The Scandinavian celebration of St. Lucy's day revolves primarily around the meaning of her name, which makes sense considering the country's dreadful, dark winters. As parents, we particularly appreciate this custom: According to tradition, the oldest or youngest daughter wakes up before sunrise to serve her family a delicious feast of treats like lussekatter (Lucy cats), saffron-flavored buns, ginger biscuits and cross shaped pastries, as well coffee or, even better, hot spiced wine with aquavit. She dresses in a long white gown with a red sash and wears a crown of greens topped with anywhere from four to nine lighted candles.


Yield. Makes about five 750 ml bottles
Preparation time. About 90 minutes
1.5 liter bottle inexpensive dry red wine
1.5 liter bottle inexpensive American port
750 ml bottle inexpensive brandy
10 inches cinnamon stick
15 cardamom seed pods or 1 teaspoon whole cardamom seeds
2 dozen whole cloves
1 orange peel, whole and washed
1/2 cup dark raisins
1 cup blanched almonds
2 cups sugar
Garnish with the peel of another orange


1) Crack the cardamom seed pods open by placing a pod on the counter and laying a butter knife on top of it. With the palm of your hand, press on the knife. They will crack it open so the flavors of the seeds can escape.
2) Pour the red wine and port into a stainless steel or porcelain kettle. Do not use an aluminum or copper pot since these metals interact with the wine and brandy to impart a metallic taste. Add the cinnamon, cardamom, cloves, orange peel, raisins, and almonds. Cover and simmer.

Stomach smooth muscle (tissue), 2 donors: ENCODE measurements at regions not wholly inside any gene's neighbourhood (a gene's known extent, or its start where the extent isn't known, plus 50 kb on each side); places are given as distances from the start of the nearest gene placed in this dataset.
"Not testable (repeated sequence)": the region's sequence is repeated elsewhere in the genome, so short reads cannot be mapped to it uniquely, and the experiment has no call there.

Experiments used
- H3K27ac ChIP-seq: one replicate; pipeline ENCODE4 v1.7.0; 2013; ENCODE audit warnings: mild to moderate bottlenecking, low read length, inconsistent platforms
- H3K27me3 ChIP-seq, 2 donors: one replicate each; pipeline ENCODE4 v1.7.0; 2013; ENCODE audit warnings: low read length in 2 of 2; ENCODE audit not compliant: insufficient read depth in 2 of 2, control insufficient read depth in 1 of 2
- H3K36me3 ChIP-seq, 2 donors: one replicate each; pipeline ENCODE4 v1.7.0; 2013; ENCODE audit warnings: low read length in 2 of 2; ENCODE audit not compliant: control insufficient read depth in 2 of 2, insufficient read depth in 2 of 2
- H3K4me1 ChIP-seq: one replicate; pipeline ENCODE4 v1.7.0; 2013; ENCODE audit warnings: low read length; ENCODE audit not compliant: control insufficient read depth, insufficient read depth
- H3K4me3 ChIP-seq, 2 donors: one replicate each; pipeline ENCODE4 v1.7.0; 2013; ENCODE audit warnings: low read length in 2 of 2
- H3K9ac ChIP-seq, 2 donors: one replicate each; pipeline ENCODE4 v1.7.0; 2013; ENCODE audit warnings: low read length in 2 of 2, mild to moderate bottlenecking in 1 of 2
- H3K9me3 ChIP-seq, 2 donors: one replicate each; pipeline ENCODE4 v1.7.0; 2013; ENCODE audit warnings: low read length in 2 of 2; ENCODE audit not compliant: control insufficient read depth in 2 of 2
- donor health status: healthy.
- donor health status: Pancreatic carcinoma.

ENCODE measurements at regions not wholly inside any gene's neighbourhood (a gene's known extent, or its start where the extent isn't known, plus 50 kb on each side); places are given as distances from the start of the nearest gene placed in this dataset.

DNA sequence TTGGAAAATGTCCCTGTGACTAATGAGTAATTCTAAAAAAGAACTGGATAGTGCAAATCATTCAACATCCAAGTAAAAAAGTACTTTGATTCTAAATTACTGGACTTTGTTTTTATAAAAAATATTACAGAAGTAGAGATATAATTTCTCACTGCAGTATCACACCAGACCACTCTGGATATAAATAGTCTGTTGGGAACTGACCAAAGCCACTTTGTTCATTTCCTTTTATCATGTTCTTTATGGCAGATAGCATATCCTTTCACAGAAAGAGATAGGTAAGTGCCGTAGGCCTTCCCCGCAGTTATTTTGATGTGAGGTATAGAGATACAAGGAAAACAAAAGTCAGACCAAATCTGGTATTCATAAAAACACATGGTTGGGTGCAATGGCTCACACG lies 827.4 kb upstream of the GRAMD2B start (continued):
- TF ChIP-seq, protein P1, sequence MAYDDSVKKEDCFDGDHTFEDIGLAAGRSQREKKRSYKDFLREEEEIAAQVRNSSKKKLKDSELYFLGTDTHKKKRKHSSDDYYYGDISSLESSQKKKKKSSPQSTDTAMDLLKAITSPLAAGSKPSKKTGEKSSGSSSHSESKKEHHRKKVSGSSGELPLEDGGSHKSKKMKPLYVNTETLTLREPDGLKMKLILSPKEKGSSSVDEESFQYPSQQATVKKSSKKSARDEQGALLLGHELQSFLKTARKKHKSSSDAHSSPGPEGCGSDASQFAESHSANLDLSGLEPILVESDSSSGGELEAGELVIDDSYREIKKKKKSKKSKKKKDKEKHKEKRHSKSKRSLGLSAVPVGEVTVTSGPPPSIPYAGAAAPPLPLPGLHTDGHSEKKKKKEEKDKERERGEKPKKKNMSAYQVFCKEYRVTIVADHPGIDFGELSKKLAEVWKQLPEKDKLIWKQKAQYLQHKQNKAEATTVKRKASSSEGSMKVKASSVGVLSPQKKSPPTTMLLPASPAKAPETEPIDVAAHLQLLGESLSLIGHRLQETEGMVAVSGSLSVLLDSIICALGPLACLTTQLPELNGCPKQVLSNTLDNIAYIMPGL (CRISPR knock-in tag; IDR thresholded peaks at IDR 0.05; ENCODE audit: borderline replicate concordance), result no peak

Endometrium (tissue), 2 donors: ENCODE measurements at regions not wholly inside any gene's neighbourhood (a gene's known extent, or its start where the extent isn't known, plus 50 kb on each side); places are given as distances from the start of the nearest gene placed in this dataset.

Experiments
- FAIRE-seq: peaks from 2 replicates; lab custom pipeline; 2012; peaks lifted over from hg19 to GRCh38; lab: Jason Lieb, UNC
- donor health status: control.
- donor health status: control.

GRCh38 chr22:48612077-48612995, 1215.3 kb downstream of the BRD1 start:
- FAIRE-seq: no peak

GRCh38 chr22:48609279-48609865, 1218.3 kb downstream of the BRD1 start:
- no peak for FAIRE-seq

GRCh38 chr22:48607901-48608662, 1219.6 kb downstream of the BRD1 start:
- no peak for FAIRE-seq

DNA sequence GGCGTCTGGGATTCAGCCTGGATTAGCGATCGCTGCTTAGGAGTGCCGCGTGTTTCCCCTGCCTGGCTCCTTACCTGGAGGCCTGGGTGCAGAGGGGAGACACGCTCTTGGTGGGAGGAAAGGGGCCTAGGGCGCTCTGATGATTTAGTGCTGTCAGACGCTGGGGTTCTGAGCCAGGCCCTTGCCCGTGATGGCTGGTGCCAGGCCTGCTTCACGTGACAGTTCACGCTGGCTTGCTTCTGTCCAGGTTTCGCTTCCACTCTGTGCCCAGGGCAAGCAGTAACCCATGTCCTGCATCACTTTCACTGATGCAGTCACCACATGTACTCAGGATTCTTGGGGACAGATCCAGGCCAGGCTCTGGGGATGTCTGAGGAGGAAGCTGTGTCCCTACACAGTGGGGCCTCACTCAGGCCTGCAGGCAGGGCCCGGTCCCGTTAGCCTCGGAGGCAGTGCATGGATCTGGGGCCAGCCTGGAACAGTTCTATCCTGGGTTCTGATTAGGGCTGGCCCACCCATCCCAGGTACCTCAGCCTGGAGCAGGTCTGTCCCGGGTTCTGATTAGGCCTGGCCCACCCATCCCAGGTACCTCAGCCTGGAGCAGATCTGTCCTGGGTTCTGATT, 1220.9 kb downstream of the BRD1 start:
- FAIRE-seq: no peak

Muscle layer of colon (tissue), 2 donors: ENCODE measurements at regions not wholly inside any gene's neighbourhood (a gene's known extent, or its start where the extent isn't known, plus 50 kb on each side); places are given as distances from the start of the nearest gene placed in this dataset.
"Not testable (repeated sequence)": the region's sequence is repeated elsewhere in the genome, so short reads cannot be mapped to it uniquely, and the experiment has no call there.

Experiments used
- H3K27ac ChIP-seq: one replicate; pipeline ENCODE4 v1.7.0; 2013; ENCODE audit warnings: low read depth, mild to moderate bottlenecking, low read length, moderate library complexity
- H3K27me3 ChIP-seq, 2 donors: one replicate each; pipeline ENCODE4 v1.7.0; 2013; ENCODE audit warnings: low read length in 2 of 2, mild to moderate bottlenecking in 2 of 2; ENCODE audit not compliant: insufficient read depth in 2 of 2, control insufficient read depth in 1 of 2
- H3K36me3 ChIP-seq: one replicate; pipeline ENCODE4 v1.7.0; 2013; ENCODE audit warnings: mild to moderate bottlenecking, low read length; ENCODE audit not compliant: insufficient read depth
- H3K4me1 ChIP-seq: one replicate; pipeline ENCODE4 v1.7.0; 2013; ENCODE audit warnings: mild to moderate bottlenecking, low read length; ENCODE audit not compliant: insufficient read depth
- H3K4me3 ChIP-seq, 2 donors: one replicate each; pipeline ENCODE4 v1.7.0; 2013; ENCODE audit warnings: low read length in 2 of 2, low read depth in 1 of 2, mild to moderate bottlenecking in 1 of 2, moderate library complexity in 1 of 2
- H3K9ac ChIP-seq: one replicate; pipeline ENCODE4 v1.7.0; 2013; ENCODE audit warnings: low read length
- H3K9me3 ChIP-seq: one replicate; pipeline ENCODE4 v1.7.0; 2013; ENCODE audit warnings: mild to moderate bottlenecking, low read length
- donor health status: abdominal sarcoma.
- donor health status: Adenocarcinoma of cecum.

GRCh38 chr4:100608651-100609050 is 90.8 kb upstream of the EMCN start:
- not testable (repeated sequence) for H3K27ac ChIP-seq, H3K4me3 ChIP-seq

3) Put the sugar in a pan and soak it with half the brandy. Warm over a medium-low flame and stir occasionally until it becomes a clear, golden syrup and all the sugar is dissolved. Let it simmer for about 15 minutes until the little tiny bubbles become large burbles. This starts caramelizing the sugar and adds a layer of flavor.
4) Add the sugar syrup to the spiced wine mix. Cover and let it simmer over a low heat for an hour.
5) Taste. If you wish, add more sugar or brandy to suit your taste. If you do, go easy, 1/4 cup at the most. 
6) Just before serving, strain to remove the spices, almonds, and raisins. You can serve your glögg immediately or bottle it and age it. A month or two of aging really enhances the flavors. A year is even better. If you are going to age glögg, use wine or whiskey bottles and make sure they are clean. Bottle glögg while it is still warm. Fill the bottles as high as possible and seal them tight. You don't have to lie them down to age, and if you use used corks, they might leak where the corkscrew entered if you lie them down.
7) Fringe benefits. Do not discard the raisins and almonds when you are done, they are impregnated with flavor! I put the raisins in a jar in the refrigerator to use in pannetone or other desserts, or toast the almonds in a 225F oven for about 90 minutes and eat them as snacks.
8) Serving. To serve glögg, warm it gently in a saucepan over a low flame or, better still, in a crockpot. Serve it in a mug and, don't skip this, garnish it with a strip of fresh orange peel, twisted over the mug to release the oils.